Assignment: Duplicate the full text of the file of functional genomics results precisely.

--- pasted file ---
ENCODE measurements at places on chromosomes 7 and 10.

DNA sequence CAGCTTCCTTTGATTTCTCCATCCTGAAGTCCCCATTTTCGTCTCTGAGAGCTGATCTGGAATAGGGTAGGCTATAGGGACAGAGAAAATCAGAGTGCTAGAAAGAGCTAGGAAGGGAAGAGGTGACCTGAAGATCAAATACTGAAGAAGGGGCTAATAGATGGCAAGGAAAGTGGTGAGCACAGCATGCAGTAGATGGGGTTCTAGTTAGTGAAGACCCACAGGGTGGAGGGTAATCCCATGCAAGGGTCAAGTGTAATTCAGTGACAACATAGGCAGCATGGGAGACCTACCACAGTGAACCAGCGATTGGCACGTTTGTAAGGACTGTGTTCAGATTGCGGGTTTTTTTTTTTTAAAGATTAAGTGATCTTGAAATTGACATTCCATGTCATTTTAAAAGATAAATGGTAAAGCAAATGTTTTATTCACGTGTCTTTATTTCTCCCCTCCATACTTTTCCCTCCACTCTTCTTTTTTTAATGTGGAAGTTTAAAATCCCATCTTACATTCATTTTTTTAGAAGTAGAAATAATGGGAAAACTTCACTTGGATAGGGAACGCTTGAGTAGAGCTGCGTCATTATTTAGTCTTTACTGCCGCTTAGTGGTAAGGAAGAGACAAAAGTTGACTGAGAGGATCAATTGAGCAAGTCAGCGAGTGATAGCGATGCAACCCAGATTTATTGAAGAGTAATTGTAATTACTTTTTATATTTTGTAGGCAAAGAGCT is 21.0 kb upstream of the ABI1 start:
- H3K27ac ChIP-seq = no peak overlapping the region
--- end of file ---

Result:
ENCODE measurements at places on chromosomes 7 and 10.

DNA sequence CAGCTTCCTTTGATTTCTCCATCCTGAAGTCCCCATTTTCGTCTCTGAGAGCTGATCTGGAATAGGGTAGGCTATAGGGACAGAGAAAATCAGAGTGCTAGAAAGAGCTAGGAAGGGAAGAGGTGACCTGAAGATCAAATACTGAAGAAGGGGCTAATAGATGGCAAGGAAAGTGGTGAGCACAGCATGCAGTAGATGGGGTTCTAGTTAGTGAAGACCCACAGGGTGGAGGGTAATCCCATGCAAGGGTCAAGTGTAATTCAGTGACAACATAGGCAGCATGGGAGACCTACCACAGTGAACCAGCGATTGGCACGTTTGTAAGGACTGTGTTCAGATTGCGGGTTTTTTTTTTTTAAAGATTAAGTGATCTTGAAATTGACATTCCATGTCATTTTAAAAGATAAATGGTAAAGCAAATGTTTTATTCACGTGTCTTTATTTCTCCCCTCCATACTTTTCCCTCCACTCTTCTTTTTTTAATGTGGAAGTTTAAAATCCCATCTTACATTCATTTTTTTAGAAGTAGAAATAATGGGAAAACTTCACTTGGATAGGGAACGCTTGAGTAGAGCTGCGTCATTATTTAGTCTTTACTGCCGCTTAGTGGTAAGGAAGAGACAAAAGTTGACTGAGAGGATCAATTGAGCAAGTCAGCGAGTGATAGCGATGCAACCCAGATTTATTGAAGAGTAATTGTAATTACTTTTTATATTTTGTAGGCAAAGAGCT is 21.0 kb upstream of the ABI1 start:
- H3K27ac ChIP-seq = no peak overlapping the region